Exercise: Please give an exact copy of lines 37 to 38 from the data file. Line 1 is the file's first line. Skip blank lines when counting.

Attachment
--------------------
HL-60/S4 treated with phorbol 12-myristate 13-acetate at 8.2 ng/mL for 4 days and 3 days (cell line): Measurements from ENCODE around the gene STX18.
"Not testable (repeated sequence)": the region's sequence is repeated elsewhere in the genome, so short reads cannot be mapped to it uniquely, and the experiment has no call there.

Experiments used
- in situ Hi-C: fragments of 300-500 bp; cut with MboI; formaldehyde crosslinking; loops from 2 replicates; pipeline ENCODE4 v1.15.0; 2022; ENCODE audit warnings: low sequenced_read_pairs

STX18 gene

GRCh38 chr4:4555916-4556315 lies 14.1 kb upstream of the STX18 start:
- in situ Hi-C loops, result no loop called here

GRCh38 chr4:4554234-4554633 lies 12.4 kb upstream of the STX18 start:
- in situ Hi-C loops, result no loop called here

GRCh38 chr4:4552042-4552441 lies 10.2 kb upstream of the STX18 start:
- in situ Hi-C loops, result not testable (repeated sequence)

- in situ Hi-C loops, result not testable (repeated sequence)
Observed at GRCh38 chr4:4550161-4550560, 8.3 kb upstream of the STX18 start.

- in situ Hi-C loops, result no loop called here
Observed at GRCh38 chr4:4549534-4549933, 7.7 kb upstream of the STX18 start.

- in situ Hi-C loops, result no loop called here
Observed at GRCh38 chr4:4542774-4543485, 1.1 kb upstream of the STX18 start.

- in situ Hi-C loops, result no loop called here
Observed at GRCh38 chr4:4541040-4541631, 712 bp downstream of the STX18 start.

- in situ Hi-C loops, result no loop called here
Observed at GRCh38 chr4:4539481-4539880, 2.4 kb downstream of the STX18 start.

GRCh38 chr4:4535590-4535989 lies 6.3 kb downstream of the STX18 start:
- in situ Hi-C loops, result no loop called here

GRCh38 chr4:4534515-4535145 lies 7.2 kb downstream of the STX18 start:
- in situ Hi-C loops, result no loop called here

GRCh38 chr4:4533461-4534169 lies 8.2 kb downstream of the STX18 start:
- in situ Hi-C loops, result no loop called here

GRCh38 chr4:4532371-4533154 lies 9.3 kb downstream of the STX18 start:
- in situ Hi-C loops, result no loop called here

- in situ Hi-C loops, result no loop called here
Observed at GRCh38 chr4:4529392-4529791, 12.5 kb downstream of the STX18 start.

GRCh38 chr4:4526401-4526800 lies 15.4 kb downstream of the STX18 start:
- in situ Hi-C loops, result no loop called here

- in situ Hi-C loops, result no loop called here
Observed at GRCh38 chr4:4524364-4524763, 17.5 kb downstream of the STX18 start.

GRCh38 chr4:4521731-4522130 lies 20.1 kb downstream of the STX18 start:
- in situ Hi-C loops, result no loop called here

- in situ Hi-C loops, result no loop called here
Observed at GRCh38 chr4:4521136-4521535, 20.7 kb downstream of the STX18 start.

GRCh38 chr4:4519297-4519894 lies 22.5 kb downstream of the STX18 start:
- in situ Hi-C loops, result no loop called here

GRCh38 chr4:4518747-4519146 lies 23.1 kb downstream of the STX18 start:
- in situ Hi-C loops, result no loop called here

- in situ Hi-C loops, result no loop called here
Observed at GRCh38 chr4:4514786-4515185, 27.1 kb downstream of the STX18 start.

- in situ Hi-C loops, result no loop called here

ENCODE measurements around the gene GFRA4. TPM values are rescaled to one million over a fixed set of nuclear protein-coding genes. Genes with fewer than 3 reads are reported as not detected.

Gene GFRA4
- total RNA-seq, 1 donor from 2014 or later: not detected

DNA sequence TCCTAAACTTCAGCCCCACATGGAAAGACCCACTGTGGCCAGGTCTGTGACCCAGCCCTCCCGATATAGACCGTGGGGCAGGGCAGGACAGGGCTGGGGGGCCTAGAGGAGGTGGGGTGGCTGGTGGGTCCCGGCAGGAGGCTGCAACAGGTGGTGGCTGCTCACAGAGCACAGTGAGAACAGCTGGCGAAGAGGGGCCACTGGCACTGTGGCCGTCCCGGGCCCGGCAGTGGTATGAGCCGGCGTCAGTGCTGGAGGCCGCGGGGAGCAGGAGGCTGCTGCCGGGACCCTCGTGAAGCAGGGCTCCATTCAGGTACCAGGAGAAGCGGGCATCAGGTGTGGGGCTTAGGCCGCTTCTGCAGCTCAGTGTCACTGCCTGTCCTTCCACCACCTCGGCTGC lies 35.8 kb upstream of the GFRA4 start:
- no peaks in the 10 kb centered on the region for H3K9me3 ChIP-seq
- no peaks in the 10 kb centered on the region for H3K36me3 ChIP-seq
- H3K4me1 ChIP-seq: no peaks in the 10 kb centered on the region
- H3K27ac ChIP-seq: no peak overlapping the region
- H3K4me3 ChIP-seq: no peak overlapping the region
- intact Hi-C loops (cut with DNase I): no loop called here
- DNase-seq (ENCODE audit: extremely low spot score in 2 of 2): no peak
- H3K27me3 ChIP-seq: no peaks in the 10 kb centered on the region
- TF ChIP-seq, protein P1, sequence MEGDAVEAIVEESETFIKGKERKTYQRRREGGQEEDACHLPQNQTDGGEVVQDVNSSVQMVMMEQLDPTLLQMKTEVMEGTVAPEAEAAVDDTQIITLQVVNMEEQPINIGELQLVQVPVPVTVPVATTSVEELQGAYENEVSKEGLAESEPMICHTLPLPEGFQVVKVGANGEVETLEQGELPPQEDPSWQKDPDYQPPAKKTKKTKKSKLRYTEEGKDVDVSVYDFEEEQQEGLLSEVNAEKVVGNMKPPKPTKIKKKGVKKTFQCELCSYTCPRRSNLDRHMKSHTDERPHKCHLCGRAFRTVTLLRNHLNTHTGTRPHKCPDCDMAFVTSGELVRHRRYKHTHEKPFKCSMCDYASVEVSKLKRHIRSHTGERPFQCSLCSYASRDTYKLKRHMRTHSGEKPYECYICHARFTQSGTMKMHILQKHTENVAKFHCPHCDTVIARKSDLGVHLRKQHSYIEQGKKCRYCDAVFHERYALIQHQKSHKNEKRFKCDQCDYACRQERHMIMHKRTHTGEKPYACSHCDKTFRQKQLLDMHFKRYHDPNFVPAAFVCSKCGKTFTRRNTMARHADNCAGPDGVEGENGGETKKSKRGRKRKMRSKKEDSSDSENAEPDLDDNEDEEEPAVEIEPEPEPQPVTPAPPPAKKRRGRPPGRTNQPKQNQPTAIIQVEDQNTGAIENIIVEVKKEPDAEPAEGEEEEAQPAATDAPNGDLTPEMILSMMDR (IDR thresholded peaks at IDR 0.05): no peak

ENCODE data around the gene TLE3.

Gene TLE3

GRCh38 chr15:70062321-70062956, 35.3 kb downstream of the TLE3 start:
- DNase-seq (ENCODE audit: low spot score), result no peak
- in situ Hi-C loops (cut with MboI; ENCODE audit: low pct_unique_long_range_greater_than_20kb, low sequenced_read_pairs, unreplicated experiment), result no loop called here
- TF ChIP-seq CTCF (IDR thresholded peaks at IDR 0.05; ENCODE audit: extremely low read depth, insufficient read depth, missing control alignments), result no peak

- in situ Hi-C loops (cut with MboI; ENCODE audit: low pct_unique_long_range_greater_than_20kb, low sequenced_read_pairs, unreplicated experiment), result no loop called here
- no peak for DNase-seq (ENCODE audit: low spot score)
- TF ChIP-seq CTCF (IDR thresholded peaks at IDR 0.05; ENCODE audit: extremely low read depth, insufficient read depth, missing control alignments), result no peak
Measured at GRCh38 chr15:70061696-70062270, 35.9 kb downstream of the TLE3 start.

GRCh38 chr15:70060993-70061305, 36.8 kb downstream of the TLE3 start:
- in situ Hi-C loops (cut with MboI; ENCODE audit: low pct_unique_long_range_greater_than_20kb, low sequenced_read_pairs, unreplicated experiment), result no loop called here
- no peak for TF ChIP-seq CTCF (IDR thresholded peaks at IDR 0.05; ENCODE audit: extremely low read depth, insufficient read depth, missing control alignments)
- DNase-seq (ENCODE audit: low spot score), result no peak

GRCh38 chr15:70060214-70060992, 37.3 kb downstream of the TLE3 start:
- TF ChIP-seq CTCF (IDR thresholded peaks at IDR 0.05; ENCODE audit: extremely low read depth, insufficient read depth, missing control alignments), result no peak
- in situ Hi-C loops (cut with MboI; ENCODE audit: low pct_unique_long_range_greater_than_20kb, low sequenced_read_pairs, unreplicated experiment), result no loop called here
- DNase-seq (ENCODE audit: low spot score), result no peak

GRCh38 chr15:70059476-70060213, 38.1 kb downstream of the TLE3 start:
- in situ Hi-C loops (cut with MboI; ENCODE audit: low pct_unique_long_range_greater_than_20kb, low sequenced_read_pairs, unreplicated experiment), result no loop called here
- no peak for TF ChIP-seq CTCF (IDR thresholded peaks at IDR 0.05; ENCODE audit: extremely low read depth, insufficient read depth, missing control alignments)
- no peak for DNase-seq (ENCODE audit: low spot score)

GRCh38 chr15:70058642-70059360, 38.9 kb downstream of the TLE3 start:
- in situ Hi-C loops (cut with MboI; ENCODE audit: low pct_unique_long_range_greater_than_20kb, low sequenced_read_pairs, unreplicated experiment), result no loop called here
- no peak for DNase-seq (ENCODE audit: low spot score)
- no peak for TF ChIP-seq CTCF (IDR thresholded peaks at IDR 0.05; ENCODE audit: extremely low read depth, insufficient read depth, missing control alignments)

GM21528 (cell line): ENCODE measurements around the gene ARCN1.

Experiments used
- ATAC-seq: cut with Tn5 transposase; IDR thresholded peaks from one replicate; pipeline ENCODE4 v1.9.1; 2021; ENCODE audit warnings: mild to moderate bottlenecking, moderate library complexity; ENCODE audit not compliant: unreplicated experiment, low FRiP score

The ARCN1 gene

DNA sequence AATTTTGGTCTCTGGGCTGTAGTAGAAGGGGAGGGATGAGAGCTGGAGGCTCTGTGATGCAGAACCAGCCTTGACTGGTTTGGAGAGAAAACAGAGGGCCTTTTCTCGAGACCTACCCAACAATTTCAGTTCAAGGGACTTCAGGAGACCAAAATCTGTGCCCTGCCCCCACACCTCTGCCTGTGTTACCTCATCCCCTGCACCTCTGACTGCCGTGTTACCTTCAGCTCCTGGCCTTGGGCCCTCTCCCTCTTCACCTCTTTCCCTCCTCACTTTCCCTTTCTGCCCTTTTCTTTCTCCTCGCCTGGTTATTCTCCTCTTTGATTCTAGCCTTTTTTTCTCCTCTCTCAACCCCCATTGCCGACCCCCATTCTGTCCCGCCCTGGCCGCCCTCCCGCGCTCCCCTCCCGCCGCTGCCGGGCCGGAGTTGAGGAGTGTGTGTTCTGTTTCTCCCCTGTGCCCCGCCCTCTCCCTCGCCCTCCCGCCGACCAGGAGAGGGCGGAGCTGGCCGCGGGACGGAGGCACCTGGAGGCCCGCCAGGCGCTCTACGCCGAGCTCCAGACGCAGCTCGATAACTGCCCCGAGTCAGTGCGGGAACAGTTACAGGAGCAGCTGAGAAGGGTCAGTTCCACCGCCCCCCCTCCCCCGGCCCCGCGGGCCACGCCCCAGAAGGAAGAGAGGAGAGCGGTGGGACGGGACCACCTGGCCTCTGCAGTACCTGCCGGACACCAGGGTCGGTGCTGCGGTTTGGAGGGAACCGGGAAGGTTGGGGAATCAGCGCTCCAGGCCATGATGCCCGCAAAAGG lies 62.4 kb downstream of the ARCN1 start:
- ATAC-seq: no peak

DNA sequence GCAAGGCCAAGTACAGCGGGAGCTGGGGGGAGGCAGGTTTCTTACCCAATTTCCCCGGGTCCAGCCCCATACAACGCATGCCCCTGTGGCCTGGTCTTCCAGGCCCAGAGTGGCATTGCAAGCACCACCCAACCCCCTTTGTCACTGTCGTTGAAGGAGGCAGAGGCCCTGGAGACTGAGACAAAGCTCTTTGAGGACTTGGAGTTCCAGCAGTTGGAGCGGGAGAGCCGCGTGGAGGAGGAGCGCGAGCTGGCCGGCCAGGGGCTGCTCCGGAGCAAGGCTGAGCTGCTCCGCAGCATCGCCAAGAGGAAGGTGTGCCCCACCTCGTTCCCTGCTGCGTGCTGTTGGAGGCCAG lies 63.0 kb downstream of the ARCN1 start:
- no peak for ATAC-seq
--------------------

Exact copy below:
- in situ Hi-C loops, result no loop called here

- in situ Hi-C loops, result no loop called here